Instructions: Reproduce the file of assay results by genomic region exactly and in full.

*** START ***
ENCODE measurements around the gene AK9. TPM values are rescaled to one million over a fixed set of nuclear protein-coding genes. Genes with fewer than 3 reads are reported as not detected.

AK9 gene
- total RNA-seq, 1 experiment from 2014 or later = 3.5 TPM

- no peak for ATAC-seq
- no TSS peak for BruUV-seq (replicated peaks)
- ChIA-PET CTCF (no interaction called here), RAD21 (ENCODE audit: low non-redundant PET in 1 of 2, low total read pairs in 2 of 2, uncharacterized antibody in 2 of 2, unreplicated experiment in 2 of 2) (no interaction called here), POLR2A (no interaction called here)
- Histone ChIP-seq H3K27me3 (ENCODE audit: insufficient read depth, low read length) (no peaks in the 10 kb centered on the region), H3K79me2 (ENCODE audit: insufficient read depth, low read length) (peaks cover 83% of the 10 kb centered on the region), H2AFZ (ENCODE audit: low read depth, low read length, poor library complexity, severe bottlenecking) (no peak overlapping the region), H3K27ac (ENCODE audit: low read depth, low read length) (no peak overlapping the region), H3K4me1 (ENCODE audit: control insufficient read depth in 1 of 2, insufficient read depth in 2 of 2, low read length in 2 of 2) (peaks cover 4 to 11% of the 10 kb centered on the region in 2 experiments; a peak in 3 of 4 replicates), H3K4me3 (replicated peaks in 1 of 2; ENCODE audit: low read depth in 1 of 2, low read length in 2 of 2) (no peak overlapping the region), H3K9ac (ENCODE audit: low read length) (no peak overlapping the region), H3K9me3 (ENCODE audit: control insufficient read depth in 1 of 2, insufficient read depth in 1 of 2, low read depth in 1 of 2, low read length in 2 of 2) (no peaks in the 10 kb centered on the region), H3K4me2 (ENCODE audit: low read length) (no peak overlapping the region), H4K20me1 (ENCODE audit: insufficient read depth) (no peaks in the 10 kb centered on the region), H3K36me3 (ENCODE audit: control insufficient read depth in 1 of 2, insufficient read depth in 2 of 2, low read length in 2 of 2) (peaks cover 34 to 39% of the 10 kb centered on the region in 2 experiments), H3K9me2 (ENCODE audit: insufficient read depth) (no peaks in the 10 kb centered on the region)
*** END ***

ENCODE measurements around the gene AK9. TPM values are rescaled to one million over a fixed set of nuclear protein-coding genes. Genes with fewer than 3 reads are reported as not detected.

AK9 gene
- total RNA-seq, 1 experiment from 2014 or later = 3.5 TPM

- no peak for ATAC-seq
- no TSS peak for BruUV-seq (replicated peaks)
- ChIA-PET CTCF (no interaction called here), RAD21 (ENCODE audit: low non-redundant PET in 1 of 2, low total read pairs in 2 of 2, uncharacterized antibody in 2 of 2, unreplicated experiment in 2 of 2) (no interaction called here), POLR2A (no interaction called here)
- Histone ChIP-seq H3K27me3 (ENCODE audit: insufficient read depth, low read length) (no peaks in the 10 kb centered on the region), H3K79me2 (ENCODE audit: insufficient read depth, low read length) (peaks cover 83% of the 10 kb centered on the region), H2AFZ (ENCODE audit: low read depth, low read length, poor library complexity, severe bottlenecking) (no peak overlapping the region), H3K27ac (ENCODE audit: low read depth, low read length) (no peak overlapping the region), H3K4me1 (ENCODE audit: control insufficient read depth in 1 of 2, insufficient read depth in 2 of 2, low read length in 2 of 2) (peaks cover 4 to 11% of the 10 kb centered on the region in 2 experiments; a peak in 3 of 4 replicates), H3K4me3 (replicated peaks in 1 of 2; ENCODE audit: low read depth in 1 of 2, low read length in 2 of 2) (no peak overlapping the region), H3K9ac (ENCODE audit: low read length) (no peak overlapping the region), H3K9me3 (ENCODE audit: control insufficient read depth in 1 of 2, insufficient read depth in 1 of 2, low read depth in 1 of 2, low read length in 2 of 2) (no peaks in the 10 kb centered on the region), H3K4me2 (ENCODE audit: low read length) (no peak overlapping the region), H4K20me1 (ENCODE audit: insufficient read depth) (no peaks in the 10 kb centered on the region), H3K36me3 (ENCODE audit: control insufficient read depth in 1 of 2, insufficient read depth in 2 of 2, low read length in 2 of 2) (peaks cover 34 to 39% of the 10 kb centered on the region in 2 experiments), H3K9me2 (ENCODE audit: insufficient read depth) (no peaks in the 10 kb centered on the region)